I hope no one will be angry with me if I do not take this opportunity today to gush, as we normally do (and it is okay and it is justified), over the achievements of Israeli hi-tech as an exceptional thing, because I think that we are making a mistake here and that it is time to put things in their right perspective, once and for all. When we define an industry according to its product, then it is true that we export more products which fall under the category of "hi-tech" than we do other products. A significant portion of Israeli industrial export is of products which fall under the category of hi-tech. But if we define an industry according to the sophistication which characterizes its production processes, then the overwhelming majority of Israeli industry is a hi-tech industry. If you observe the Israeli food industry and see how food is manufactured in the State of Israel, then you will see that it is manufactured with the most modern equipment, the most sophisticated control systems and the most advanced programming systems in the world. It is hi-tech, even if the product is only a food product. I think that this is what truly characterizes Israeli industry. Therefore, the traditional industries are an important and significant part of the achievements of Israeli industry, no less than the sophisticated hi-tech industries. Both contribute to the stability, strength and social and economic build-up of the State of Israel.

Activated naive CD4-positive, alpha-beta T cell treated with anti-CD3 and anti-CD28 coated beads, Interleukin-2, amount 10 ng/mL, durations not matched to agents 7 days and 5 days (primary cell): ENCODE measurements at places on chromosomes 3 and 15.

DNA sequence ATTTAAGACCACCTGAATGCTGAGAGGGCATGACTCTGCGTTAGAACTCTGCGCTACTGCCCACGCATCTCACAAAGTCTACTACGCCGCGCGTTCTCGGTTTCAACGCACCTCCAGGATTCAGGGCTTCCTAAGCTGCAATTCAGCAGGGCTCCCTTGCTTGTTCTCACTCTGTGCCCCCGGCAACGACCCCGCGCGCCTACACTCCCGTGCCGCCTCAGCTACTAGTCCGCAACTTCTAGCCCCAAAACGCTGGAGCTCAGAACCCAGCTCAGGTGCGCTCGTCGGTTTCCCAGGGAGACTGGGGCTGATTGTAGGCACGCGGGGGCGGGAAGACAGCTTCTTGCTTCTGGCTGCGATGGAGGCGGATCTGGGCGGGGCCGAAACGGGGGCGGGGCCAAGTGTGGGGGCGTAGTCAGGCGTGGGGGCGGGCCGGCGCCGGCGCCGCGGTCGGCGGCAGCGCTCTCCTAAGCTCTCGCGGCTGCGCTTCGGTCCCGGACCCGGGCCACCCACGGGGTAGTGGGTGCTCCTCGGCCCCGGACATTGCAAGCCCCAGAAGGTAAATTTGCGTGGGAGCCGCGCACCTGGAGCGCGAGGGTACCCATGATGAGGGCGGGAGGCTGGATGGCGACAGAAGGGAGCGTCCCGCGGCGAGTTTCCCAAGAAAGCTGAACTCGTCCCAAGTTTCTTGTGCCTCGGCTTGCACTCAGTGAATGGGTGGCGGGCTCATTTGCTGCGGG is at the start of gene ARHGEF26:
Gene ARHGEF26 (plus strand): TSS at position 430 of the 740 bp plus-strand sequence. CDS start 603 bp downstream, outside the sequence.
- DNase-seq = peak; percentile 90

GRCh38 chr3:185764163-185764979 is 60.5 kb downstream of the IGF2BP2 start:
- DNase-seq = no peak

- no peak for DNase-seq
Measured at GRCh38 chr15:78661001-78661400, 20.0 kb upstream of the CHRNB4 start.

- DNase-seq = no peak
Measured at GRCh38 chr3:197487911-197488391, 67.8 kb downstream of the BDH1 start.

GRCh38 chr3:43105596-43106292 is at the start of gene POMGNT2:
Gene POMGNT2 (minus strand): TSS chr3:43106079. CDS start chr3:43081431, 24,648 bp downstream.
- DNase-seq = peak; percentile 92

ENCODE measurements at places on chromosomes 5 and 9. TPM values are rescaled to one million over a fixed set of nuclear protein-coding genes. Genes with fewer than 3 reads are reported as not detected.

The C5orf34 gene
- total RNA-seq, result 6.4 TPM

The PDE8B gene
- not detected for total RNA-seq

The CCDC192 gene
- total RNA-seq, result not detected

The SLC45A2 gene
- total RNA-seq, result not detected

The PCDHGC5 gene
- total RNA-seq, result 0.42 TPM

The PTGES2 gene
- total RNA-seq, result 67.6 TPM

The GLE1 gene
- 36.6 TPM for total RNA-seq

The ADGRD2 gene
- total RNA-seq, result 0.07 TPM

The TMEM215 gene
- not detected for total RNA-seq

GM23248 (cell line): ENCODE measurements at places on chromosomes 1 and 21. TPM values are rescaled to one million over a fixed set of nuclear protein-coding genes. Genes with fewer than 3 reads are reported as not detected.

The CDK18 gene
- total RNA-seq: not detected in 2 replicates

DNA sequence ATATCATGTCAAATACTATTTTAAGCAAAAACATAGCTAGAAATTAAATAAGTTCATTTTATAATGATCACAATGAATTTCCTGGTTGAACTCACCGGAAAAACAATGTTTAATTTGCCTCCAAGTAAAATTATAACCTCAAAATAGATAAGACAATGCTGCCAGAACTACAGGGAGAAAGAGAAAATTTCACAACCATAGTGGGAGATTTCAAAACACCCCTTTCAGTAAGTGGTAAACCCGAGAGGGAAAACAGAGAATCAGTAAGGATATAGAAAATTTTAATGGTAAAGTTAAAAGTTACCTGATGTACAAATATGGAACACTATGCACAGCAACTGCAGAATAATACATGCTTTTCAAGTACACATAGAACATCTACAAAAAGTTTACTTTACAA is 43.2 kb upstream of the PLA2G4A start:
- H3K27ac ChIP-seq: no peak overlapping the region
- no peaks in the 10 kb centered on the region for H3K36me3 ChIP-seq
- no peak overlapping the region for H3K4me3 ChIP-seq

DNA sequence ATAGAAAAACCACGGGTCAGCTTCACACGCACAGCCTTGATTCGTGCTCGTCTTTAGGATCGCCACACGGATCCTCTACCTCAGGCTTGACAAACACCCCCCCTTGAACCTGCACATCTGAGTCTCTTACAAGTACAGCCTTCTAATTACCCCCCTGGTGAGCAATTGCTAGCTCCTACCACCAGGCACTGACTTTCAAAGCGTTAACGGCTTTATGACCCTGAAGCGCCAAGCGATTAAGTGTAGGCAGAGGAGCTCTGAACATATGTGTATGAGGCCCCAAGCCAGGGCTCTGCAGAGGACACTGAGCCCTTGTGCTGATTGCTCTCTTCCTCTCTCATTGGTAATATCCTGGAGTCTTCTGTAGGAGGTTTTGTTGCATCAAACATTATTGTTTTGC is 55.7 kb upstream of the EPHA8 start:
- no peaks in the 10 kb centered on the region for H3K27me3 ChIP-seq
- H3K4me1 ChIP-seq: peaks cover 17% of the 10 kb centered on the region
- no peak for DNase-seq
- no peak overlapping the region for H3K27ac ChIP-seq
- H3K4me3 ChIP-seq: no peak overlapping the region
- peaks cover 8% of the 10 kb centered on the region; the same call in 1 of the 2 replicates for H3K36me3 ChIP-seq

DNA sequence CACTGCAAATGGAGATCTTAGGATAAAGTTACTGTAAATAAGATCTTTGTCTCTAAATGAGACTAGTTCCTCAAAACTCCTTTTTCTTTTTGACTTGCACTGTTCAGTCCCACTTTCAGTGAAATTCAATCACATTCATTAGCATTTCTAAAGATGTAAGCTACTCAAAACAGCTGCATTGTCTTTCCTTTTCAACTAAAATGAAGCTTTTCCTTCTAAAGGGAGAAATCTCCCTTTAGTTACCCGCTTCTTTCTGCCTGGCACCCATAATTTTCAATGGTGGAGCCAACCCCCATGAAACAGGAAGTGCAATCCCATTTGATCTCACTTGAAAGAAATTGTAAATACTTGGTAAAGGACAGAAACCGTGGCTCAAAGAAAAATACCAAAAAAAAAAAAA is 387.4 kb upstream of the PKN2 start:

I know that I took a certain risk, given that the President of the Manufacturers Association, Shraga Brosh, will be one of the speakers after me. I cannot imagine that Shraga will pass up the chance to speak about the difficulties which the current reality, the currency rates, etc., cause for Israeli manufacturers and industrialists, particularly Israeli Zionists. Shraga, I can put your mind at ease. We are aware of it. We understand it. First of all, we believe, as you do, in the ability of this industry to overcome even this temporary wave of currency rate decline, which undoubtedly reduces, to a certain extent, the profitability of Israeli export. We are an export-dependent state. We are a state in which the export component is a central consideration in the build-up of the Israeli economy. We do not ignore the fact that there is a difficulty here. We only think that the right thing to do is to cope with these difficulties, as with anything else this Government does, if I might say. I try to be reserved, even though I am certainly not objective in my attitude toward this Government. We are acting with equanimity, composure and restraint, and we do not lose our calm. I believe the right thing to do is to examine these effects in a proper, balanced time frame, and take steps which will not shake our system simply because of a temporary difficulty which the stability, strength and foundations of Israeli economy can overcome.